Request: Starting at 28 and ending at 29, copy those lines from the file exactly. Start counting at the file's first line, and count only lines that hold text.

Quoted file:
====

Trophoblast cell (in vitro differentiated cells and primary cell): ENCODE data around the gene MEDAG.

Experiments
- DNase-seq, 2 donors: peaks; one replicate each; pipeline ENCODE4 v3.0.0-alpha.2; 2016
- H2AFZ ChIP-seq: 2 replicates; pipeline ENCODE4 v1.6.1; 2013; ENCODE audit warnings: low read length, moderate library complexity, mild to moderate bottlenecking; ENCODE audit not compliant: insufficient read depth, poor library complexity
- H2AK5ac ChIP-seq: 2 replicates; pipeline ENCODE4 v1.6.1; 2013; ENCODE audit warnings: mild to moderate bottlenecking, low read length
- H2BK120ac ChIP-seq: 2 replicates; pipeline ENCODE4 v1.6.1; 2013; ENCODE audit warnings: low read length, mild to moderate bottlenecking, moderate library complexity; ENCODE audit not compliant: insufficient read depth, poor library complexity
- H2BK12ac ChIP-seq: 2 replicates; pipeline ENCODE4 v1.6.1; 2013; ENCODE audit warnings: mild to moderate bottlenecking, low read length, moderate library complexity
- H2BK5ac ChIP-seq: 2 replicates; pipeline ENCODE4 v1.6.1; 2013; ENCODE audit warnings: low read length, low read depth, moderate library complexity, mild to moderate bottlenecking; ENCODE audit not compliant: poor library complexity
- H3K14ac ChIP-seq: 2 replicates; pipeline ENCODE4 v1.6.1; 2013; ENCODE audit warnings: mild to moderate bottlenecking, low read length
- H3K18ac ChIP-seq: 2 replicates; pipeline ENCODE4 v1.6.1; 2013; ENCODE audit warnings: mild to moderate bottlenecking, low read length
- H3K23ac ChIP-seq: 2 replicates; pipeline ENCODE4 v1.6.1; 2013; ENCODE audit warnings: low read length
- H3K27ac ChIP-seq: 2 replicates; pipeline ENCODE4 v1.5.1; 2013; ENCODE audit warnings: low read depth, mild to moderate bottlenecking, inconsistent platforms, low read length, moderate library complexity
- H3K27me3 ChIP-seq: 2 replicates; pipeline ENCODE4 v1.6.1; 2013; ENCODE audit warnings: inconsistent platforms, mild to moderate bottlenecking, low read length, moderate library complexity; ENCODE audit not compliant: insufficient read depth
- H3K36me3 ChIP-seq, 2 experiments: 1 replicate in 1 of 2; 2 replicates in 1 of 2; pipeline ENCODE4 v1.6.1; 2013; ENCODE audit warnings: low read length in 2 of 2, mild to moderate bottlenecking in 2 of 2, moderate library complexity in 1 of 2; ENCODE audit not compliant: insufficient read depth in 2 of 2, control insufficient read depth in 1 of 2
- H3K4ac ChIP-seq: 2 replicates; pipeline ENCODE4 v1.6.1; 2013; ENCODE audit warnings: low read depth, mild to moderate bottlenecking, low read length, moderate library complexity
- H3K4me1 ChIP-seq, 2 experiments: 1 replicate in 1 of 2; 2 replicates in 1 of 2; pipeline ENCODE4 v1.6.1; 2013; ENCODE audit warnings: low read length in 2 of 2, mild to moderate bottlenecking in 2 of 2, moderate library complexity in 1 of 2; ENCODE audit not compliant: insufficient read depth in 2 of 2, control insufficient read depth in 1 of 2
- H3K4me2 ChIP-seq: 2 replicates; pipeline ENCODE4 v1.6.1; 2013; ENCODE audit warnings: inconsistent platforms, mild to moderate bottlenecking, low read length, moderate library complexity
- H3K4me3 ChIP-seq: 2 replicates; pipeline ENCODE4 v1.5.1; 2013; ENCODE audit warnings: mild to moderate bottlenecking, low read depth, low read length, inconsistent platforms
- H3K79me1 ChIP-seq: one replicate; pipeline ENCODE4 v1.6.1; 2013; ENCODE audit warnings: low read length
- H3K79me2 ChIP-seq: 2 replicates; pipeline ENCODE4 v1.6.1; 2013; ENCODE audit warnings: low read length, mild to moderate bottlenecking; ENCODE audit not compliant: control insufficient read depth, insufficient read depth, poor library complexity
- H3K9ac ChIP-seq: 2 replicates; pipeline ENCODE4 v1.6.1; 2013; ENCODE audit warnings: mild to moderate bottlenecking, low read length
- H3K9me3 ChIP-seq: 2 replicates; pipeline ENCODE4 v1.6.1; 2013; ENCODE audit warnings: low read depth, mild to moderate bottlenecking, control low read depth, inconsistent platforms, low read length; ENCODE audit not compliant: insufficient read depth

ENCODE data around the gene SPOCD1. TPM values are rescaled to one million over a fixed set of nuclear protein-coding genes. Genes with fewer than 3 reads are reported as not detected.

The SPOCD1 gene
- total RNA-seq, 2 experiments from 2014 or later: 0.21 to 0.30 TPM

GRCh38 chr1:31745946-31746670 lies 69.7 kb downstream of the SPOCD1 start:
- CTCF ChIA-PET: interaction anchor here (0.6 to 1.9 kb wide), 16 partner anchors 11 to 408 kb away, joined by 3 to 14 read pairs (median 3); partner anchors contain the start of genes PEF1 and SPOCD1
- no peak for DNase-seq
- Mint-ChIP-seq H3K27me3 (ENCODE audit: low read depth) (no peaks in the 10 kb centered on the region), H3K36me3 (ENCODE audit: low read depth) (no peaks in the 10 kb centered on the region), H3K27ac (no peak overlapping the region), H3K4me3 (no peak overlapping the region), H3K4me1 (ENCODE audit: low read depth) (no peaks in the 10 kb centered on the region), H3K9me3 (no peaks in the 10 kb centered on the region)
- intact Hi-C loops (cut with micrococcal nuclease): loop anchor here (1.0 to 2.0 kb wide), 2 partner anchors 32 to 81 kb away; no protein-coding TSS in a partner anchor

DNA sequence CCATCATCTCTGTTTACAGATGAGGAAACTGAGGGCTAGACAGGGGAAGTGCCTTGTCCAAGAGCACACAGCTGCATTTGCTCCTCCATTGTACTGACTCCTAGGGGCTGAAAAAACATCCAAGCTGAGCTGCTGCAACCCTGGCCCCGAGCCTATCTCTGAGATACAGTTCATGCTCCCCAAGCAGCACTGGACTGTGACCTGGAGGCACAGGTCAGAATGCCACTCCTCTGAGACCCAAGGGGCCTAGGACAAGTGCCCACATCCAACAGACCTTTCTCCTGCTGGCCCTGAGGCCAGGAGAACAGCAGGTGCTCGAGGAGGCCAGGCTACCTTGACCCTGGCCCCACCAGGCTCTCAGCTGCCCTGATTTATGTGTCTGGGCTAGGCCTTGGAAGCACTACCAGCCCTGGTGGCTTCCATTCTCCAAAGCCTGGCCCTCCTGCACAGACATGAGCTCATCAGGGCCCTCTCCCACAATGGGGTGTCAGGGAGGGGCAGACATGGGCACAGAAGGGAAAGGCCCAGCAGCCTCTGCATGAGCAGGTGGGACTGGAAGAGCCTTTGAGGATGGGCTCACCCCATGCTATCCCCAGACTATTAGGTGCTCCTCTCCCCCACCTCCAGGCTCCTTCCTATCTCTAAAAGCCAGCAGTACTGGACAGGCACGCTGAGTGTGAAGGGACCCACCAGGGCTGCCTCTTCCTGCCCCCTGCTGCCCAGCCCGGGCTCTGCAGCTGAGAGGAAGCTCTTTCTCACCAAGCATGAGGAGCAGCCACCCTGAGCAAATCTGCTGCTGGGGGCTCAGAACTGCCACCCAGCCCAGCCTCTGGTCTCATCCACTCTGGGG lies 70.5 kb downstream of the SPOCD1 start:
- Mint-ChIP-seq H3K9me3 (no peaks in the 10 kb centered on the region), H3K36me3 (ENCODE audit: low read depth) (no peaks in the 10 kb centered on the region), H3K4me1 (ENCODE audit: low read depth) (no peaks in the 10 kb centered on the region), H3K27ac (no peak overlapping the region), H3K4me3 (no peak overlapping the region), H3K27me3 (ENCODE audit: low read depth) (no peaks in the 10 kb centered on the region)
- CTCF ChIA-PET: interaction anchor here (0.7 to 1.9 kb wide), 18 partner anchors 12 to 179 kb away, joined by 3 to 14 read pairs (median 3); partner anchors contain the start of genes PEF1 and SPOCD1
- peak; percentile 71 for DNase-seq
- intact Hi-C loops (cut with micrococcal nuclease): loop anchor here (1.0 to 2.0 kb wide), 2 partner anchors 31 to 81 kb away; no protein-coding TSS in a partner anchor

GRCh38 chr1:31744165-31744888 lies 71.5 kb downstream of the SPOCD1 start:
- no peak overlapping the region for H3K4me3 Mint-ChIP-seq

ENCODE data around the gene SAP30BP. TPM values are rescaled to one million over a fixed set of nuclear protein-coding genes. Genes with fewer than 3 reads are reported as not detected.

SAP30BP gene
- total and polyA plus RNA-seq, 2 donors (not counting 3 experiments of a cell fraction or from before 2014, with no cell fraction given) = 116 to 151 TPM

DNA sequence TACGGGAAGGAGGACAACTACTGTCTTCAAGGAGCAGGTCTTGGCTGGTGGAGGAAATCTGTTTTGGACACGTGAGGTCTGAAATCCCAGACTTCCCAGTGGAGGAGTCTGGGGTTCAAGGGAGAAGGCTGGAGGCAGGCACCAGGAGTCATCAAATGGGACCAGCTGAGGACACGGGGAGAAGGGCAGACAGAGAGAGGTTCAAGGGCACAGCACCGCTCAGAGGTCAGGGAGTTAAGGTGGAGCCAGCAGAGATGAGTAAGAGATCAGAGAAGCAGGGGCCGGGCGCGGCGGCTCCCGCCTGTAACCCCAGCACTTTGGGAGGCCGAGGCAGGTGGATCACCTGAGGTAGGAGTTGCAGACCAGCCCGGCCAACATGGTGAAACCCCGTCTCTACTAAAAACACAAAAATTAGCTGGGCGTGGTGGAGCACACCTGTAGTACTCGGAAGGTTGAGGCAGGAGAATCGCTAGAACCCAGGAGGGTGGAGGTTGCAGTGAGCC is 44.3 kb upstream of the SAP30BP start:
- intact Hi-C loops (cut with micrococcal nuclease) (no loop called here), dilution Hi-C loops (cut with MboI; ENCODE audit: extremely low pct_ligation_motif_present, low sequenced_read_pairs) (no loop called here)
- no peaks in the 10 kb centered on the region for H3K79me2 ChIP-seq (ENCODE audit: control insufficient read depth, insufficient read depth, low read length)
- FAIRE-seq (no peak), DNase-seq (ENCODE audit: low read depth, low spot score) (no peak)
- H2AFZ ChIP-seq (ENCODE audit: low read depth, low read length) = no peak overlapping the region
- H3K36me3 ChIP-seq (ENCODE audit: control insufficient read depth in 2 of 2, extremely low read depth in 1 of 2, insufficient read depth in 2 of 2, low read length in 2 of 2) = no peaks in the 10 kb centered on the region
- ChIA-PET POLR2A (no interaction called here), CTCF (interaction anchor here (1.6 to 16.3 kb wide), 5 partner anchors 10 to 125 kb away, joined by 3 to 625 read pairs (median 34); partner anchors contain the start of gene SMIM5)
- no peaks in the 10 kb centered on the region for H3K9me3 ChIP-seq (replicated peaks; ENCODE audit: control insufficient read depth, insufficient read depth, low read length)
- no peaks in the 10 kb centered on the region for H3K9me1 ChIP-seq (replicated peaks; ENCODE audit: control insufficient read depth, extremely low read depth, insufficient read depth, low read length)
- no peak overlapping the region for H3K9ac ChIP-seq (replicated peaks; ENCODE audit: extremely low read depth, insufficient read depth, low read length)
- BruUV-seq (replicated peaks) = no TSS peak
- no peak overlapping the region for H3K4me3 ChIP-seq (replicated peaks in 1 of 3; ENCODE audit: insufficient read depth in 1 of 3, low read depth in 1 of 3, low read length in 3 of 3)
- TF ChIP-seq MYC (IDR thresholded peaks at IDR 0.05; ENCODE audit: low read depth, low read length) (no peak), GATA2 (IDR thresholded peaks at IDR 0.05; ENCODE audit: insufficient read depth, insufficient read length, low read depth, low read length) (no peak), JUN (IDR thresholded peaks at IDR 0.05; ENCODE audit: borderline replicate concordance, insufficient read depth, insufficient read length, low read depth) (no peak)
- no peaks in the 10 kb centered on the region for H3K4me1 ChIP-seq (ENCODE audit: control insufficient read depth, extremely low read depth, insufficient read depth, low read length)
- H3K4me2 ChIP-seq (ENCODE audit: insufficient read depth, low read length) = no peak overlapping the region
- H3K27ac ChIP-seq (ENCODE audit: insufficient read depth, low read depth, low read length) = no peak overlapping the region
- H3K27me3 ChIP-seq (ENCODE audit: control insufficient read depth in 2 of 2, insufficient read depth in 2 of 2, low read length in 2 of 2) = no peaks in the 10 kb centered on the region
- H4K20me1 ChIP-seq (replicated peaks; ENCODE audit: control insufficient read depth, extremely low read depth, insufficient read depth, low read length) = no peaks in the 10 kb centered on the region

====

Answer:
- no peak for DNase-seq
- Mint-ChIP-seq H3K27me3 (ENCODE audit: low read depth) (no peaks in the 10 kb centered on the region), H3K36me3 (ENCODE audit: low read depth) (no peaks in the 10 kb centered on the region), H3K27ac (no peak overlapping the region), H3K4me3 (no peak overlapping the region), H3K4me1 (ENCODE audit: low read depth) (no peaks in the 10 kb centered on the region), H3K9me3 (no peaks in the 10 kb centered on the region)